Beautiful, sartorially elegant, thought-provoking, decades ahead of its time, fun and exciting; The Prisoner deserves its position as one of the most influential television dramas ever.
The bombastic opening sequence is a short-film in its own right. From out of thunderous clouds our hero (we never know his true name) slips his Lotus 7 effortlessly through the swinging streets of 60s London. Eyes set defiantly on the vividly-hued horizon, he never remarks on how little traffic there was in those days; probably because he has far weightier matters on his mind.
Parking near Parliament, he rushes through dimly lit corridors of power to his superiors. Our hero is almost certainly employed in espionage. Slamming his fist down on the desk with enough force to smash a cup he holds aloft his letter of resignation and storms out.
Again we coo over the slender lines of the Lotus as he drives home, unaware of the following black hearse. Gathering his things in the flat, he is oblivious to a stream of gas shot through the keyhole. The towering edifice of London melts away as he falls to the floor.
He wakes in his flat. No! Not his flat. A replica of it located in…The Village.
There are many people in The Village, all known by a number. No one can leave without the say of Number 1. We never meet Number 1 as he relays all orders through Number 2. And Number 2 is never the same man. Our man is Number 6, inheriting the number from the poor soul“released”before him. Number 6 spends his time resisting integration, constantly looking for escape or ways to confound the management. Number 1 wants to know is why he resigned, a fact Number 6 wishes to keep to himself, as is his human right. Keeping up?
Even if you’ve never seen The Prisoner you are probably familiar with some of its powerful iconography. Here production design is as important as story. There’s the setting; Portmerion, a 1920s folly on a grand scale, full of winding alleys and faux-Mediterranean architecture. Then there are the straw-boaters, multi-colour umbrellas, school blazers and penny-farthings that lend the place its unique charm. And there is ‘Rover’, a featureless, globular white entity, taller than a man and with a mind of its own. Rover lives under the sea, rising from the depths to envelope escapees before either dumping them rudely back in The Village or killing them.
Seventeen episodes comprise the entire set, so it won’t take days of your life to watch the lot. Stand out episodes include A, B & C (where Number 6’s dreams are probed by Number 2 only to have Number 6 turn the tables in a startling cat-and-mouse gambit), Many Happy Returns (where Number 6 wakes to find The Village deserted, allowing him to build a raft, make it to London and confront old colleagues), Hammer Into Anvil (my personal favourite, in which Number 6 takes down the current Number 2 in a deviously vicious manner), The Girl Who Was Death (a bizarre episode where Number 6 relates a strangely prescient James Bond-style fairy story to some Village residents) and the last episode; a two-parter in which Number 2 makes one last effort to break Number 6 before we lead into the final, mind-bending hour and the reveal (or not!) of Number 1.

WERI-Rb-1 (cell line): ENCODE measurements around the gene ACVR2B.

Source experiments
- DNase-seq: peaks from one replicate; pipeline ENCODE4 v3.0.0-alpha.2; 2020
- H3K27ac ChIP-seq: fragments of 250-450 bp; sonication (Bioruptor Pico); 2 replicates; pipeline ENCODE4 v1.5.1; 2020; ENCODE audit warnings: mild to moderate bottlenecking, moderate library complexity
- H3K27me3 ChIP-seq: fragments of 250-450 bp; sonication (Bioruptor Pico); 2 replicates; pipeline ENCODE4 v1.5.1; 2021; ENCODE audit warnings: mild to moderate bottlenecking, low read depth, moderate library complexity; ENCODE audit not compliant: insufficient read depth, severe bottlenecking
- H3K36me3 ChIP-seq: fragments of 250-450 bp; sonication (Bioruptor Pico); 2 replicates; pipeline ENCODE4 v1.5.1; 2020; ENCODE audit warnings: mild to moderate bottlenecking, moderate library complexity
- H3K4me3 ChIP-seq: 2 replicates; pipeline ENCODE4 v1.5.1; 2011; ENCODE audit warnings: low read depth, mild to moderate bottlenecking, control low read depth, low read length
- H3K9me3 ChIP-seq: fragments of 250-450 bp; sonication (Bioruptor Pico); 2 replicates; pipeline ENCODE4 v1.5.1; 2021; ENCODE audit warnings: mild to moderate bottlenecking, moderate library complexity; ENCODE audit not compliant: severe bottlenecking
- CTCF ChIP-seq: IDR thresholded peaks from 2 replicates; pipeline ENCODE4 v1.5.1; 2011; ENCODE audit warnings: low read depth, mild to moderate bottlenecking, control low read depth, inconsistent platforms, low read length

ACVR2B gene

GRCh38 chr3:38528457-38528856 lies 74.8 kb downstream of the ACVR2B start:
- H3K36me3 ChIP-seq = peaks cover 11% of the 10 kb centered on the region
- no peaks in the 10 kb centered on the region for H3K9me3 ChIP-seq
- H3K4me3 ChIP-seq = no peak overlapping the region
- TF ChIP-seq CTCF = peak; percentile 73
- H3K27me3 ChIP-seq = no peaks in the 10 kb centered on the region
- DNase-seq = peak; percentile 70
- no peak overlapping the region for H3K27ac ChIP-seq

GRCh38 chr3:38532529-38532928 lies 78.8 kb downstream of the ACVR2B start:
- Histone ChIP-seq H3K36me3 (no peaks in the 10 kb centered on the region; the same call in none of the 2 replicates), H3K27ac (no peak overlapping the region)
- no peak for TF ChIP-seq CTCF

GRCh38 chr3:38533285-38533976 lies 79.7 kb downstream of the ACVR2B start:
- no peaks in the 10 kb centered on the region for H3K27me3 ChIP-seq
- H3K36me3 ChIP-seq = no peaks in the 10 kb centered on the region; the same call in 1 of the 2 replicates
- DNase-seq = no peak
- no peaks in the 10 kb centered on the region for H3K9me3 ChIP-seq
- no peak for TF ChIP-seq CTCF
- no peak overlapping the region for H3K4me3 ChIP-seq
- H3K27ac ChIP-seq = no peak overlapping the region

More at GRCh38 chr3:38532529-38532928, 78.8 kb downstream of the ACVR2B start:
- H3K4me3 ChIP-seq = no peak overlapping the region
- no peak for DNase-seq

Intrigued? I have barely scraped the surface of the joys to be wrung from this show. Even the creators of Lost admit that a lot of their series was cribbed from The Prisoner. The Beatles were certainly big fans too, so if you like it you’ll be in illustrious company. The available high-definition Blu-Ray set is of excellent clarity and highly recommended.
In this age of ubiquitous surveillance, The Prisoner presents a chilling vision of where society is heading. It is also tremendously lively, witty and surreal in equal measures. It was conceived, largely written by and starred Patrick McGoohan, a self-confessed rebel with a personal concern for individuality and freedom. Comparison to other works is difficult but the 1964 series Danger Man (also with Patrick McGoohan) almost serves as an unofficial prequel to The Prisoner. Oh, and forget about the useless 2009 television remake with Ian McKellan. It’s an ill-judged stain on the boots of the 60s original.